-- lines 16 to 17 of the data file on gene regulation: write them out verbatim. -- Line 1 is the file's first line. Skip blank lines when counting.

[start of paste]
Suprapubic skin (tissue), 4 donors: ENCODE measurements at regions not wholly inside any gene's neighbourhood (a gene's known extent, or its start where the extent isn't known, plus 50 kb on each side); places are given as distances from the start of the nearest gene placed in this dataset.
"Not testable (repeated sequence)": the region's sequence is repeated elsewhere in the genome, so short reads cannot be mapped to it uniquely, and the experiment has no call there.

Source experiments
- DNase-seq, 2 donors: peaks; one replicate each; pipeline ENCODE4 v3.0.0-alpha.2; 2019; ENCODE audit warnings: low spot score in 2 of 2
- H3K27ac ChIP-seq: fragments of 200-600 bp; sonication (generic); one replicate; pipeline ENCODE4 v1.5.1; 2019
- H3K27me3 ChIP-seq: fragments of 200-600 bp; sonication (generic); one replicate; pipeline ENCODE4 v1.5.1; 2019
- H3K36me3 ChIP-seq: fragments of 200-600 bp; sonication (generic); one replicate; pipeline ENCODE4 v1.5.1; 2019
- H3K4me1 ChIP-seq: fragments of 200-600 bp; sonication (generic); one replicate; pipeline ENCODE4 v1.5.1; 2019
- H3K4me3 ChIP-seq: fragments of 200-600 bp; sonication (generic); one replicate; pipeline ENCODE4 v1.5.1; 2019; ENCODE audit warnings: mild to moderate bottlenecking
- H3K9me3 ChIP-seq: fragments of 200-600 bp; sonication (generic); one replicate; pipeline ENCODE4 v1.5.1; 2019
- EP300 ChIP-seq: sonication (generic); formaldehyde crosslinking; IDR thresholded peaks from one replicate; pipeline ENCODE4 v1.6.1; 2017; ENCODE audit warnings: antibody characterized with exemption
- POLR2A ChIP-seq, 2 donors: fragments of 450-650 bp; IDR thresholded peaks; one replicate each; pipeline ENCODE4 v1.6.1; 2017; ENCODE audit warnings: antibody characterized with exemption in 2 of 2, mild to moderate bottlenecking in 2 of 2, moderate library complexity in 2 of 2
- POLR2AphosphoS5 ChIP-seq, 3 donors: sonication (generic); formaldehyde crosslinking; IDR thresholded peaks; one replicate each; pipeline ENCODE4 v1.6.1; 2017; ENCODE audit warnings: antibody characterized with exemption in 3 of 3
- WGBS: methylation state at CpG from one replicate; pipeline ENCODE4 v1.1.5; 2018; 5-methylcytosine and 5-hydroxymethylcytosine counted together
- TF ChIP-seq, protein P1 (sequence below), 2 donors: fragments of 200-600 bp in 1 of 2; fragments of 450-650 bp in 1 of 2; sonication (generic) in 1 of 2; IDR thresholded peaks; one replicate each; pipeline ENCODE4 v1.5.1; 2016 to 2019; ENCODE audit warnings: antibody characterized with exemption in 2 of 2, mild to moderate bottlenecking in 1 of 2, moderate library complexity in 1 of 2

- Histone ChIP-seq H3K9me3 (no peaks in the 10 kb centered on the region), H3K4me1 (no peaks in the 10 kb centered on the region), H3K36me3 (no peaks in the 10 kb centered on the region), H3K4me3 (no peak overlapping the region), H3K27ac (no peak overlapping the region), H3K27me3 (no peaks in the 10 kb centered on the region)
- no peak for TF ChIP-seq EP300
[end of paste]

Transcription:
- Histone ChIP-seq H3K9me3 (no peaks in the 10 kb centered on the region), H3K4me1 (no peaks in the 10 kb centered on the region), H3K36me3 (no peaks in the 10 kb centered on the region), H3K4me3 (no peak overlapping the region), H3K27ac (no peak overlapping the region), H3K27me3 (no peaks in the 10 kb centered on the region)
- no peak for TF ChIP-seq EP300